b>

Jan 06, 2013 | HEWLETT-PACKARD Pavilion Desktop with AMD...

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I tried turning my GX60 into a dual-boot and didn't do the partitions right. Sort of put 2 OS in one partition. Now it won't boot and it gives me readings of Drive C: can't be accessed or...


Hi,
I think that the operating has gone corrupt and needs to be reinstalled. First, make sure that your PC can read the hard disk in BIOS (at boot up, press F2 to enter BIOS and check "Drive Configuration). You should be able to find the hard drive (as well as CD/DVD ROM) here. If not check the hard disk cables etc. At boot up, you may also press F12 for Boot Menu and select the primary hard disk for booting up the PC.
Secondly, boot the PC from CD ROM, Delete the partitions and make fresh partitions for installation of the operating system. You may also add the hard disk of your PC to another PC (as slave) and delete all the partitions from the operating system and make fresh partitions. Place the hard back into your PC and proceed with installation.

Hope it helps! Good Luck! Thanks for using Fixya!
CreativeTECH

Sep 22, 2011 | Dell OPTIPLEX GX60 Motherboard

Tip

How to Dual Boot Windows 7 with XP or Vista


If you're dying to try out Windows 7 but aren't ready to give up your installation of XP or Vista, let's take a look at how to dual boot Windows 7 with XP or Vista.
Step 0: Download the Windows 7 Beta and Burn It to a DVD
Assuming you've already downloaded a fresh copy of Windows 7, you'll need to burn it to a DVD in order to do a fresh installation. To handle this task, grab a copy of the most popular CD and DVD burning tool ImgBurn, burn the ISO to a DVD, and move right along to step 1.

Step 1: Partition Your Hard Drive
Before you go installing Windows 7, the first thing you need to do is create a new partition on your hard drive to hold the new installation of Windows. Partitioning your hard drive will vary depending on whether you're running XP or Vista—namely because Vista has a partition tool baked in, XP does not.
Partition Your Hard Drive in XP
To partition your hard drive in Windows XP, you'll need to download some sort of third-party partitioning software. There are a lot of options available, but I prefer to stick with the previously mentioned GParted live CD, a free, open source boot CD that can handle all kinds of partitioning duties.
To use it, just download the GParted Live CD, burn it to a CD, then reboot your computer (booting from the disc). You'll boot right into the partitioning tool. HowtoForge's previous guide to modifying partitions with GParted is a great place to start, but it's a fairly basic procedure:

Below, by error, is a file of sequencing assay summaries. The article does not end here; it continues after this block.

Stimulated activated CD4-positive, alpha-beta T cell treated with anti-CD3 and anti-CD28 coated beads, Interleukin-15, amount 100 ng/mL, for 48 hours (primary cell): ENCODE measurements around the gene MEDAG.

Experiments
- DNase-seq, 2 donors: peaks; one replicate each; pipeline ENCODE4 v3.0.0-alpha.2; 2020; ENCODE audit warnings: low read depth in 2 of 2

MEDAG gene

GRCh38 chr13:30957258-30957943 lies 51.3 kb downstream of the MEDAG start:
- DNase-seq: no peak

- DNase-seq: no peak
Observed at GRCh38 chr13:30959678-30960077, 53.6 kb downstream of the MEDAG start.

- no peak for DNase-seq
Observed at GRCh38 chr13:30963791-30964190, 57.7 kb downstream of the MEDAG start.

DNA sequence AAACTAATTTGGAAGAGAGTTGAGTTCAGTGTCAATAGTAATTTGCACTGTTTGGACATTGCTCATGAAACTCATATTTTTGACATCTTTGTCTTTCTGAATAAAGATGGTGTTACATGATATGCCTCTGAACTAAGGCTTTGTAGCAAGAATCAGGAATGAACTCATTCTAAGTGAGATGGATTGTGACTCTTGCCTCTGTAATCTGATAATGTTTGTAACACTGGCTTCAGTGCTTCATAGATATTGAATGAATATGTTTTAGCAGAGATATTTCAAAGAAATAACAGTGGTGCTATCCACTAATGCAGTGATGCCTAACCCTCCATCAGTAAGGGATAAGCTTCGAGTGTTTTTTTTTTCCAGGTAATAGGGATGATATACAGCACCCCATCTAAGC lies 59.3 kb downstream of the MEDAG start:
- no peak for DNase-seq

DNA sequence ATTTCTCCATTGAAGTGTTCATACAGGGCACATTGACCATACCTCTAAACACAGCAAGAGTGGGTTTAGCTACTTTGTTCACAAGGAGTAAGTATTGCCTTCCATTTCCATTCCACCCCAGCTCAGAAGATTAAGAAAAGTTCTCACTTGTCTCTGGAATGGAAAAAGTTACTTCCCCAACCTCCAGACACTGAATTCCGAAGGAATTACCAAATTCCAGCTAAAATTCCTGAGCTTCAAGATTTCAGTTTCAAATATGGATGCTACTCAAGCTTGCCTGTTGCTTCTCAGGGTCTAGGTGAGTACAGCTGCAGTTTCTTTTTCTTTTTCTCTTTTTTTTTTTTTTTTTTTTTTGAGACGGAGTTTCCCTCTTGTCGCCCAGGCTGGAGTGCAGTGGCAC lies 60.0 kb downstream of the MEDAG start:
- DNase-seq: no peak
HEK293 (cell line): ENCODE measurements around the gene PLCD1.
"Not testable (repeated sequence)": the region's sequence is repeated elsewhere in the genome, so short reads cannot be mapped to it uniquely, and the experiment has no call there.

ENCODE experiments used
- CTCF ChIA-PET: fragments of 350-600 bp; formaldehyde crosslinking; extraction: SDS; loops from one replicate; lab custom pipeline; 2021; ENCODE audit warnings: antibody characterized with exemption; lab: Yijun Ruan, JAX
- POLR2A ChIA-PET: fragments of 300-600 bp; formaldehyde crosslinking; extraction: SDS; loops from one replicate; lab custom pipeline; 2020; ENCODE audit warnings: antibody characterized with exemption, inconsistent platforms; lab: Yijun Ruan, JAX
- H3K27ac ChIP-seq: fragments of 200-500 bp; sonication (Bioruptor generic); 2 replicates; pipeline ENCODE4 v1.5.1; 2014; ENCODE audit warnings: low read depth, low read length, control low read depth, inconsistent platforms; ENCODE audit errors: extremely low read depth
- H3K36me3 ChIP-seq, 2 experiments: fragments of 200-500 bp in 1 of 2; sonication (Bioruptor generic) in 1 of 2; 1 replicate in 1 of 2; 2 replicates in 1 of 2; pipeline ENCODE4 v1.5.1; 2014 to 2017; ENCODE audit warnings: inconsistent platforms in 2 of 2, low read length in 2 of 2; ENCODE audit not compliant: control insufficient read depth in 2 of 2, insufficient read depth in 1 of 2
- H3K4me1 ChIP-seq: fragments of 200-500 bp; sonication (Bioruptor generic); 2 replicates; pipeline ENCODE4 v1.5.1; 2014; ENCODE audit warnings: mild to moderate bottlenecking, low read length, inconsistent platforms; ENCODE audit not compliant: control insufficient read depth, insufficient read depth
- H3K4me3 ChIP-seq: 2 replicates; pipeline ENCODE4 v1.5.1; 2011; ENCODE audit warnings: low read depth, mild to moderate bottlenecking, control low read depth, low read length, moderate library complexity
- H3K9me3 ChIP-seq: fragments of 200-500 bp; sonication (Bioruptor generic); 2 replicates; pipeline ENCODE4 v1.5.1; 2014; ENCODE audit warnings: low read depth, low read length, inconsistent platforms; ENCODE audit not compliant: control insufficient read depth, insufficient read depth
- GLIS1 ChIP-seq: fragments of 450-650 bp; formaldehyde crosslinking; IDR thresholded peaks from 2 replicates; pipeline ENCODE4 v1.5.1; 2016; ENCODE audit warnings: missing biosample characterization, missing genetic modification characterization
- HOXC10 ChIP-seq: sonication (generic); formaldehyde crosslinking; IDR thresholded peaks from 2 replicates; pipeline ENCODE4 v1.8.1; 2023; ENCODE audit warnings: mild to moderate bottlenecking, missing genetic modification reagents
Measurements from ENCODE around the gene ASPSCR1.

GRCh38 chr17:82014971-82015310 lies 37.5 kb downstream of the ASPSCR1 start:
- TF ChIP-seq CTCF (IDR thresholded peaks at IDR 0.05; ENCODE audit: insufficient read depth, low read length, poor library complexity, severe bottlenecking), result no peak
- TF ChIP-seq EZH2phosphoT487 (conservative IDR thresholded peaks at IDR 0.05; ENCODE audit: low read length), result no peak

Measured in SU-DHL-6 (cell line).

Resize your current OS drive to free up enough space for a Windows 7 partition (the minimum system requirements ask for 16GB).
Create a new partition from the newly freed space.
Apply your changes.
Partition Your Hard Drive in Vista
The folks at Redmond were kind enough to include a disk partitioning tool in Vista if you know where to look. So go to Control Panel -> System and Maintainence (skip this one if you're in Classic view) -> Administrative Tools -> Computer Management. Once you launch the Computer Management tool, click on Disk Management under the Storage heading in the sidebar. It's partitioning time.
Luckily we've already gone down this road before in step-by-step detail, complete with pictures, so check out our previous guide to creating a new partition in Vista. In a nutshell, you'll need to shrink your current OS partition to free up at least 16GB of disk space (per the Windows 7 minimum system requirements), then create a "New Simple Volume" from the free space.
Step 2: Install Windows 7
Now that you've done all the heavy lifting, it's time for the easy part: Installing Windows 7 on your new partition. So insert your Windows 7 disc and reboot your computer (you'll need to have enabled booting from your DVD drive in your system BIOS, but most PCs will have this enabled by default).
Once the DVD boots up it's a simple matter of following along with the fairly simple installation wizard. When you're choosing installation type, be sure to select Custom (advanced) and choose the partition you set up above. (Be careful here. Choosing the wrong partition could mean wiping your other Windows installation altogether, so make sure you pick the new partition you just created.)